Indian Decade

New Delhi’s Potemkin Village

The Commonwealth Games’ facades are well-designed to conceal a grim reality that lies beyond them.

In the late 18th century, during the reign of Catherine the Great, one of her ministers, Grigory Potemkin, organized a series of facades along the Dnieper River which showed a series of happy, contended villagers. These facades, of course, were designed to conceal a rather grim reality that lay beyond them. Now Potemkin's ruse has been resurrected in the world's largest democracy, India, as its organizers seek to prevent the many athletes and tourists who have gathered for the Commonwealth Games from facing a squalid reality.

Along many an overpass, beside major thoroughfares and arterials, the organizers have hastily erected large signs that present happy, larger-than-life images of Sheru, the tiger mascot of the games. Lurking behind those cheerful, welcoming boards are an ugly and tragic feature of much of urban life in India—a series of slums and shantytowns where an army of casual labourers live to serve India's increasingly high-class urban neighborhoods.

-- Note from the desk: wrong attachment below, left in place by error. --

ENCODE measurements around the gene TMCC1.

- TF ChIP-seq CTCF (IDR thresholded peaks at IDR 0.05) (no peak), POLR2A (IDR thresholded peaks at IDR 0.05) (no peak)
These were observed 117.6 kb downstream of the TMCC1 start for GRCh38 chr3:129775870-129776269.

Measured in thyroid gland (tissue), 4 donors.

The numbers of these day labourers have dramatically increased as the Commonwealth Games have engendered massive construction projects across the city and on its peripheries. Yet the organizers, who were so intent on showcasing India's dramatic rise, have shown scant regard for the very individuals who toil and labor as the backbone of the much-needed infrastructure development.

Of course when the games began, these workers could not be simply coerced to leave. Unlike in China, where their tarpaper shacks might simply have been bulldozed, in India scores of well-meaning social activists along with an increasingly active judiciary, would not allow that to happen.

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So, faced with these structural barriers, the latter-day ‘Potemkins’ organizing the Games resorted to tactics that would please a tsar.